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Arches Live

When Arches Lives’s now annual compendium of small-scale new theatre began in 2002, what was essentially a mini-festival of work was played not so much under the same roof as quite literally underground in The Arches vast low level interior. Designed as a low risk showcase for emerging artists and companies working outside the immediate mainstream, here was a cosier cousin to the National Review Of Live Art which allowed a younger generation to explore form and content in a manner previously left un-catered for locally.

Six years on, and Arches Live is as distinct a part of the annual arts calendar as any of the other, more high profile festivals which proliferate. With eleven bite-size pieces currently rehearsing in every nook and cranny of the Arches subterranean space, as well as installations, artists films, a spoken word night and The Arches own Scratch Night, out of which three of this year’s shows developed, ongoing, energy around the building is understandably at a premium. Arts Programmer Jackie Wylie, whose baby Arches Live has been for the last three years, clearly fires off the heat she’s allowed to be unleashed under her care.

“Arches Live is my favourite time of year here,” she enthuses. “That’s not to say anything to the detriment of the theatre festival in April, but because Arches Live is all about emerging companies, there’s a real feeling that everyone’s in this together. There’s also a sense of anticipation that something might lead to something else, and the possibility that something might go on elsewhere.”

Arches Live’s strike rate, while small is impressive. Pit, written by Megan Barker and directed by Neil Doherty, was picked up at Arches Live for a successful Edinburgh Fringe run at The Traverse Theatre. Previous contributors have included East European physical theatre ascetics Derevo and Lone Twin, who, while both have been around a lot longer than many of the ad hoc liaisons Arches Live embraces, can help set a benchmark for those still finding their feet in terms of ambition and execution of their work. It can also help nurture a small-scale network of collaborators.

This year, for instance, Doherty returns to work with writer Rob Drummond, while former winner of The Arches Award For Stage Directors Stuart Murdoch works on a new piece called Damaged, in which a family breakdown is observed by the audience through headphones. Further works feature Ben Faulks’ Companions Of Pram company, whose Hammer & Tongs uses trampolines as a musical instrument, while Arches regular Adrian Howells leads individual audience members on a very private autobiography.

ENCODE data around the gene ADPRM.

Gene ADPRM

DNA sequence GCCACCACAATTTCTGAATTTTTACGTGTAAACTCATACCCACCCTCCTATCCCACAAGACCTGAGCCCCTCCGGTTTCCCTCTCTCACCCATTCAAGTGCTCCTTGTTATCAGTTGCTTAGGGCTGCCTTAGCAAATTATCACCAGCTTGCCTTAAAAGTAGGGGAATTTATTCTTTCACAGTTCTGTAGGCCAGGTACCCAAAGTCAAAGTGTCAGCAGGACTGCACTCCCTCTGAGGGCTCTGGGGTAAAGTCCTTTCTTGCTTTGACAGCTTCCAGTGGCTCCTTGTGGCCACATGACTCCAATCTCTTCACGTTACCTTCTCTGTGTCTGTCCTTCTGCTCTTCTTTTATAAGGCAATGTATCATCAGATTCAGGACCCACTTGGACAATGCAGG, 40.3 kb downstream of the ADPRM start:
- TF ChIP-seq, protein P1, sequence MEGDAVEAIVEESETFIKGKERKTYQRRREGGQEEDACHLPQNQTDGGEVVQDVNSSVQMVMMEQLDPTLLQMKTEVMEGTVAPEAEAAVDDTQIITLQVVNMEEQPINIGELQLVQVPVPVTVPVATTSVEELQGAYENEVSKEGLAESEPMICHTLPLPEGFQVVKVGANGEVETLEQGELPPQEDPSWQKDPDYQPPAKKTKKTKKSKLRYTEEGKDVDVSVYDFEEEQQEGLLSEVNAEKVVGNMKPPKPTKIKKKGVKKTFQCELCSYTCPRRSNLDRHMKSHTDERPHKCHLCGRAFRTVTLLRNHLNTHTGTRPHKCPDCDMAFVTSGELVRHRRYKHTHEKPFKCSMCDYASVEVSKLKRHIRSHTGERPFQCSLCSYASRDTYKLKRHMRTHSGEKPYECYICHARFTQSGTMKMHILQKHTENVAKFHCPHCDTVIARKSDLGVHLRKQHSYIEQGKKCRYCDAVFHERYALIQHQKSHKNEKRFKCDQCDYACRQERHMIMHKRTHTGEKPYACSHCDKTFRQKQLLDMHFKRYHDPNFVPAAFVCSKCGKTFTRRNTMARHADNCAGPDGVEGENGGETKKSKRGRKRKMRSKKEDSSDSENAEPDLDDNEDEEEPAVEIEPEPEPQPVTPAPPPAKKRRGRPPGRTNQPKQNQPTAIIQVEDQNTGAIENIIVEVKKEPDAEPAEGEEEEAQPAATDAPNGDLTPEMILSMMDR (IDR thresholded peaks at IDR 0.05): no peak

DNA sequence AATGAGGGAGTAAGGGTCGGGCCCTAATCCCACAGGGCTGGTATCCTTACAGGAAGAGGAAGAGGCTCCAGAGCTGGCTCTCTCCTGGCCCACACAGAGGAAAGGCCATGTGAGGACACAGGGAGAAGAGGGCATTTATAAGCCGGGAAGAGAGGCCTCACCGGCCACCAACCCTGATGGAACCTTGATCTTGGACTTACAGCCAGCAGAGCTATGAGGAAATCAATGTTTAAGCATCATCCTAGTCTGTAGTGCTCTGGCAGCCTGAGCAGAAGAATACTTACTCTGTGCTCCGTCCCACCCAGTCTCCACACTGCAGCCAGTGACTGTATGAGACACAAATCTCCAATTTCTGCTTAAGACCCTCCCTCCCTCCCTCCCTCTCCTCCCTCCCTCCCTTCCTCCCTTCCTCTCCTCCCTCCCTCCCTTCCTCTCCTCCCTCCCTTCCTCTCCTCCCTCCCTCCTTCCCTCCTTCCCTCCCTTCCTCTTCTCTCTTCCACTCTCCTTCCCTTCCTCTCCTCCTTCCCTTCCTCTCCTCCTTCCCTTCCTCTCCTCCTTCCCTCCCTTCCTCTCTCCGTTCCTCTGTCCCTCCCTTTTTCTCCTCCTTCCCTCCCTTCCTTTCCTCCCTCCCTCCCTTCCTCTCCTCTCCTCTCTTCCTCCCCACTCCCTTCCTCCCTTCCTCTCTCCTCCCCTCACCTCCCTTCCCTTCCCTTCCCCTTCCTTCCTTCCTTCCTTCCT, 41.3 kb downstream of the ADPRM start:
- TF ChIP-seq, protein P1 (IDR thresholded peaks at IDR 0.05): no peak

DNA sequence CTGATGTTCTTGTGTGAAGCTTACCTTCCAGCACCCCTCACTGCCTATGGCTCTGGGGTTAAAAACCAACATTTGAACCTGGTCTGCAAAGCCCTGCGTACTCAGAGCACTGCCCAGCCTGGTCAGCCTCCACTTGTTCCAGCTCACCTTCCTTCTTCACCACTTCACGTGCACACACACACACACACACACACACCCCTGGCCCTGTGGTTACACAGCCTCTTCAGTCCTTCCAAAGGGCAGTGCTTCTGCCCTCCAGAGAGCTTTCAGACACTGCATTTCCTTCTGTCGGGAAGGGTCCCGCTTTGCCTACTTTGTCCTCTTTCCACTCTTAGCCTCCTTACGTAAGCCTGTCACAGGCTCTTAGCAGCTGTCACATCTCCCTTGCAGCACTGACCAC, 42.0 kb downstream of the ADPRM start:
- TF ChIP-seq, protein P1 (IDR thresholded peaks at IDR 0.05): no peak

Contrary to what’s been written elsewhere concerning Arches Live, there is no over-riding theme to this year’s programme. Wylie nevertheless points to a proliferation of material vaguely linked by a move towards the most intimate internal workings of each artist.

“There’s a lot going on in very different ways about alienation,” Wylie observes, “but trying to find some kind of hope and transcendence in this inevitable state of isolation.”

It’s the sort of exploration of inner space, of course, which the international Live Art scene has been tackling for years. Yet such a presence of private inquiry at Arches Live suggests a sea-change in the concerns of theatre-makers beyond the received canon. The last few years, after all, has seen a more consciously outward-looking wave of work that has tackled global themes. This in itself was a response to the late 1990s trend for introspection in what then appeared to be a post ideological age. What goes around, then, comes around.

“It’s totally a generational thing,” according to Wylie. “It could be one of two things which are polar opposites of each other. Either people have given up completely on the idea of being able to change anything anywhere. Or, and what I hope it is, is people giving up on polemic and exploring new forms to try and say something new. If there’s one thing that sticks out in Arches Live it’s looking at how hard it is just to be a human being. That sounds really melodramatic, but it’s essentially about a new generation trying to find some kind of community. Community’s a word with all sorts of connotations, but what we’ve got is a community of artists, and that’s far more exciting than Big Brother and My Space and all that awfulness. I don’t believe all this stuff about artists apparently becoming more conservative because of whatever’s going on around them. The artists at Arches Live are discovering from each other a confidence that goes beyond all this mass produced stuff. Nobody’s that interested in what David Hare’s saying anymore, because he’s not dealing with what’s going on in people’s real lives. Arches Live is providing a platform for artists to explore that in whatever way they want.”

Arches Live, September 20-29, The Arches, Glasgow. For full details, go to

The Herald, September 18th 2007



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